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Sunday, July 14, 2024

Resignation Parties: China’s Young Generation Embracing a new Trend

In the Zhejiang province of China, Liang’s friends threw him a party on the day he quit his banking job, praising him with the rhythmic beats of gongs and drums, reminiscent of customary wedding ceremonies.

“We’re done with this tedious job,” his buddies, who had also left their careers, declared as they placed a flower on Liang’s chest beneath a crimson banner. In addition to the bountiful spread of food on the tables, lanterns, banners, and “double happiness” signs adorned the surroundings.

Every attendee received an invitation bearing the message, “Hope you enjoy good food and drink and escape from bitterness as soon as possible.” In light of China’s gloomy economic outlook and the record-high youth unemployment rate, celebrating leaving a secure job with a respectable wage may seem unusual, especially given the scarcity of such opportunities. 

However, Liang, 27, now a content creator while running a café, claimed to be happier since quitting in May, a sentiment echoed by many others in similar circumstances online. “I ended up in a mechanized, monotonous job that drained my energy,” he told CNN, adding that he felt creatively stifled while working in the bank’s public relations department. “My innovative ideas would likely have been rejected in the end.”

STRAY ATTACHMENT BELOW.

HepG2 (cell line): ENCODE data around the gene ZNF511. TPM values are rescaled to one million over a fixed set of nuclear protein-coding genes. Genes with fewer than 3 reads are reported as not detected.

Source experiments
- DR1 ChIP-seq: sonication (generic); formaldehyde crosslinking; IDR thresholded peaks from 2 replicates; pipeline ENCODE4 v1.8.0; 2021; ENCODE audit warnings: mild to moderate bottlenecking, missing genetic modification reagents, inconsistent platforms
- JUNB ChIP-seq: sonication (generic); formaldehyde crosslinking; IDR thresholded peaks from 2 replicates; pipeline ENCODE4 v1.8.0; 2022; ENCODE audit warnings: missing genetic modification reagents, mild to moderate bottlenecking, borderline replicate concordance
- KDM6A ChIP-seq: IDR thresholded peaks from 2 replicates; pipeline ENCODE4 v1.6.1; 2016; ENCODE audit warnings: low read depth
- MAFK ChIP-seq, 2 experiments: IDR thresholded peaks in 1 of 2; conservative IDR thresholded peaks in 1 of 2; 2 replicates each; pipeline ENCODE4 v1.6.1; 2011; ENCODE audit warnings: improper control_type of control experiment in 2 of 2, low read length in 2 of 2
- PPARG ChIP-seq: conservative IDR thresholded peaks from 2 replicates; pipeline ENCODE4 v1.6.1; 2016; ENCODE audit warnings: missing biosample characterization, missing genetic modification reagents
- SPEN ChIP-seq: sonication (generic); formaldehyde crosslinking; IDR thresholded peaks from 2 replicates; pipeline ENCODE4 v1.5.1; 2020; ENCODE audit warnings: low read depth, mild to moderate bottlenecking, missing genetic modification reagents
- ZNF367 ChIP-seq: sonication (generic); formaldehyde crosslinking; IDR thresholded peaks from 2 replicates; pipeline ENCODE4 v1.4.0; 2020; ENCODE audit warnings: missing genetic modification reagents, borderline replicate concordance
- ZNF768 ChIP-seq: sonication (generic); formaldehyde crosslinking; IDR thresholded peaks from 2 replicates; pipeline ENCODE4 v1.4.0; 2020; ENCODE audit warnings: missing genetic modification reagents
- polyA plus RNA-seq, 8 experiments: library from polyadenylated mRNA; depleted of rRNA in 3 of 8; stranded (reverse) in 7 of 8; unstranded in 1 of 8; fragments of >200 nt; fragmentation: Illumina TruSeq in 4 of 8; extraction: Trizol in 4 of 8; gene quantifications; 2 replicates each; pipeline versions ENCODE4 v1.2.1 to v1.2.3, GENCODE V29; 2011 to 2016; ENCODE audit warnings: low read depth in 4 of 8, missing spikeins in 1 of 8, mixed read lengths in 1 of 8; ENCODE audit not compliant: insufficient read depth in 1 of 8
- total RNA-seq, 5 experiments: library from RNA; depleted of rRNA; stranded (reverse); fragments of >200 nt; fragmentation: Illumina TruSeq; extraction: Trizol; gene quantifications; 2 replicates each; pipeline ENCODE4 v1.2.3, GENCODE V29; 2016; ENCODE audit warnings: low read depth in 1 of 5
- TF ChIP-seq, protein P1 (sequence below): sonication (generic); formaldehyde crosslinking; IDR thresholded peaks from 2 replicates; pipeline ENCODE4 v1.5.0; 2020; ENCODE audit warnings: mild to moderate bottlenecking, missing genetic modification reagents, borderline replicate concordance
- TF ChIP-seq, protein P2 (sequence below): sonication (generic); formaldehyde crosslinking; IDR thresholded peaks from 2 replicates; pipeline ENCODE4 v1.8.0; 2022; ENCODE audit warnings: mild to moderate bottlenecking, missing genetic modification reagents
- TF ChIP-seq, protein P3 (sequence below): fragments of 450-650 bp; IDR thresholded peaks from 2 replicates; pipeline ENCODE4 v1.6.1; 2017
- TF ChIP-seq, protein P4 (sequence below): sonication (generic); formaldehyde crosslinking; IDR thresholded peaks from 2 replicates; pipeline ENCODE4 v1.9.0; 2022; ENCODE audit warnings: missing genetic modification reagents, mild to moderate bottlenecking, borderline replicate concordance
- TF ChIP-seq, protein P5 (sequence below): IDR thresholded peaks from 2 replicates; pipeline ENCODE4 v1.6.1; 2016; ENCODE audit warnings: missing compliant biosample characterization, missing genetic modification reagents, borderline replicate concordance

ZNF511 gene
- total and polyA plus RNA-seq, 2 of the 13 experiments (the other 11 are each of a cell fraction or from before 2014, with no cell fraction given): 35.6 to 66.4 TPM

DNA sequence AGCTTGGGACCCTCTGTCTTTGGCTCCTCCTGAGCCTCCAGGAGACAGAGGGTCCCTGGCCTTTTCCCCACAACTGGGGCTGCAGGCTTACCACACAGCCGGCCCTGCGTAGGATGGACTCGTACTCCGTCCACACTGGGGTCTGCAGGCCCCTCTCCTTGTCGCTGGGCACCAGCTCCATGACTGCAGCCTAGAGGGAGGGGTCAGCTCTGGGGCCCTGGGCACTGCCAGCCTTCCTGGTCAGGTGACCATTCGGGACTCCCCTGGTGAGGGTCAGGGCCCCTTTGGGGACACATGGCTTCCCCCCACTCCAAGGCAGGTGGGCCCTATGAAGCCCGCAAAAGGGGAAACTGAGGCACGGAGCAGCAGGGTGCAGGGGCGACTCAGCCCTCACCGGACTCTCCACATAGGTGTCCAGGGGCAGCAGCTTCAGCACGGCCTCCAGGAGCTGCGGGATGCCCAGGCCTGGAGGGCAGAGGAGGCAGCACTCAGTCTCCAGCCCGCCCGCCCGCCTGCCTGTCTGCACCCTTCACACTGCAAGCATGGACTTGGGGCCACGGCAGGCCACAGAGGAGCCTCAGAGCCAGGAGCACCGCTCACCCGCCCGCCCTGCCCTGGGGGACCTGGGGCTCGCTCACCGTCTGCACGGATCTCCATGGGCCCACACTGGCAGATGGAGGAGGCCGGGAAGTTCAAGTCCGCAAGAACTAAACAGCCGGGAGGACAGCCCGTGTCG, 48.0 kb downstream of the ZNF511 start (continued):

For privacy concerns, CNN uses a fictional name to refer to Liang. In a year when China is slowly emerging from its COVID-19 cocoon of isolation and grappling with economic and social repercussions, numerous posts about resignation parties have circulated on social media in China. The majority of participants in this trend are in their 20s and cite various reasons for leaving, such as burnout or low pay. 

According to Maimai, China’s equivalent of LinkedIn, a survey conducted from January to October 2022 across various sectors found that 28% of respondents had left their jobs that year. This number doubled for those planning to quit but had not yet done so. In just two years, nearly 50 million Americans left their jobs as part of a similar phenomenon known as the Great Resignation.

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In contrast to its decline in the West, this phenomenon appears to be gaining momentum in China. Disillusionment is high among young workaholics who have spent their lives competing academically and climbing the corporate ladder but found little satisfaction. Experts warn that, due to a declining birthrate and a shrinking workforce, this trend may exacerbate the nation’s growing economic problems for future generations of Chinese children.

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